British comedy is littered with stand-ups who weren’t quite able to translate their shtick to their own sitcom. Be it Frank Skinner’s disappointing Blue Heaven (or, for that matter, his rather more risible Shane), Lee Mack’s passable Not Going Out or even Sean Lock’s terminally underrated Fifteen Storeys High, there is often something that leaves one feeling short-changed. Perhaps it is suspect motives (vanity project, commissioning editor’s bandwagon-jumping short-termism) or that there is far more that can be achieved outside the carefully-vetted, market-researched 26-minute format.
Whatever the case, one could probably be forgiven for approaching Milton Jones’ sitcom pilot House of Rooms with some scepticism, if a not insignificant amount of hope. Jones, you see, is a superior performer. Unflappable and deceptively sharp beneath his benign exterior and loud shirts, he possesses a rare gift for wordplay and has found his own niche in a crowded market, occupying that unmapped territory between Jack Dee and Tim Vine.
House of Rooms, co-written with fellow stand-up Dan Evans, is even trickier to categorise. Jones, as you might expect, takes the lead and is found living with his mother (comedy stalwart Susie Blake, lending her gravitas to the proceedings) in a house big enough to provide rented refuge to a range of misfits. Chief amongst these is Alice, the painfully shy object of Jones’ affections who communicates almost exclusively in giggles and furtive glances, and Paul, the brusque Australian new arrival who diverts the attention of both of the ladies in Jones’ life.
If this sounds like hackneyed sitcom fare (Jones is not quite Timothy Lumsden in Sorry! but he’s not far off) then consideration must be given to the fine array of post-modern tricks employed here – an inventive title sequence, voice-overs and visual effects that wouldn’t look out of place in a Tarantino film and some dizzying point-of-view switches. House of Rooms is indebted to Father Ted for its use of surreal touches to elevate the otherwise mundane storyline (in the case of this pilot, the sales techniques of gas suppliers) and its best punchlines are derived in the same effective way – a loaded set-up followed by a 5-second cut away to a scene that requires no words.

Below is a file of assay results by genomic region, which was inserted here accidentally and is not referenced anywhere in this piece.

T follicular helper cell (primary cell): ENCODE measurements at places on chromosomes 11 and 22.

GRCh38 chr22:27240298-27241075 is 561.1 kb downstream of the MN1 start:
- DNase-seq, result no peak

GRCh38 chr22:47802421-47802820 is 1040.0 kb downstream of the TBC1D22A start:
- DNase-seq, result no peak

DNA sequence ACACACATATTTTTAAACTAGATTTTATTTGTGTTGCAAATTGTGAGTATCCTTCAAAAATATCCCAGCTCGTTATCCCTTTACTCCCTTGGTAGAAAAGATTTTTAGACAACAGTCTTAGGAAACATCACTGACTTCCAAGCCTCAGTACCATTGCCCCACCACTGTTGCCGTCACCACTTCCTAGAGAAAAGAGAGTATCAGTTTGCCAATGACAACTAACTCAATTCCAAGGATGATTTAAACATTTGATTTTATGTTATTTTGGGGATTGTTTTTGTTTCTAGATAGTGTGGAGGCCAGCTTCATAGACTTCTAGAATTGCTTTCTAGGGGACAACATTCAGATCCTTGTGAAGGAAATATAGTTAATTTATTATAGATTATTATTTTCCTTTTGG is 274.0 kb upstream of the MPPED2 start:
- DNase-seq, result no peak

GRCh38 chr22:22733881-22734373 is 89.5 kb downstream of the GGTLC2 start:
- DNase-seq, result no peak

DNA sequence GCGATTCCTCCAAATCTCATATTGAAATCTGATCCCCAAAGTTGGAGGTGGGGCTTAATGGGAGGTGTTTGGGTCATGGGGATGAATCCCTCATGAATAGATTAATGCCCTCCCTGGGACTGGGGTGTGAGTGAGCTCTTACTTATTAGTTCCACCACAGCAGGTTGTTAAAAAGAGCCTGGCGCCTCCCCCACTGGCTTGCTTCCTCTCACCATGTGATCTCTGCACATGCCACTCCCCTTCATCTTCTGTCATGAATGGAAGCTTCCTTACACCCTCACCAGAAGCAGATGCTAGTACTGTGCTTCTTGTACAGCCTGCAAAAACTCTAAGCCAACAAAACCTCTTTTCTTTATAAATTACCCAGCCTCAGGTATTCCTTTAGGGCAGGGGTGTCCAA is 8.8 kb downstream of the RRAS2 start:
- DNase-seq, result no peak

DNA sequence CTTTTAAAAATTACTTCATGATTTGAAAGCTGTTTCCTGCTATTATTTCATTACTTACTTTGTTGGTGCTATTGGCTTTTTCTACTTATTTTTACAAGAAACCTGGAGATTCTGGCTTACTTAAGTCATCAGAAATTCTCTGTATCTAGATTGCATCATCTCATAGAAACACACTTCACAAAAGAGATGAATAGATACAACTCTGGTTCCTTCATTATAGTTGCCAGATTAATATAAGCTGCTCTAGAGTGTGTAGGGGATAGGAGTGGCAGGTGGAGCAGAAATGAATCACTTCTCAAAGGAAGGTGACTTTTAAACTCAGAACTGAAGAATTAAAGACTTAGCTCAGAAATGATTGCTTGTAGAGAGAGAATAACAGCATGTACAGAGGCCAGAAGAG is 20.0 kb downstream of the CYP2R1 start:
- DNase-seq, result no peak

The material looks to have legs, too. The doomed central relationship between the tongue-tied couple has a feel that is not dissimilar to that between Daphne and Niles in the early years of Frasier (they should never have been allowed to get together, incidentally). With a talent such as Jones’ there will always be laughs (‘What doesn’t kill you will only make you stronger. Then he released the bees.’) and, although his natural inclinations were clearly pared down for this pilot, there were enough glimpses to suggest that a longer-run for House of Rooms is merited.
Early days, of course, but grounds for encouragement for the view that Jones has a better-than-average chance of joining the select band of individuals capable of success in both comic formats.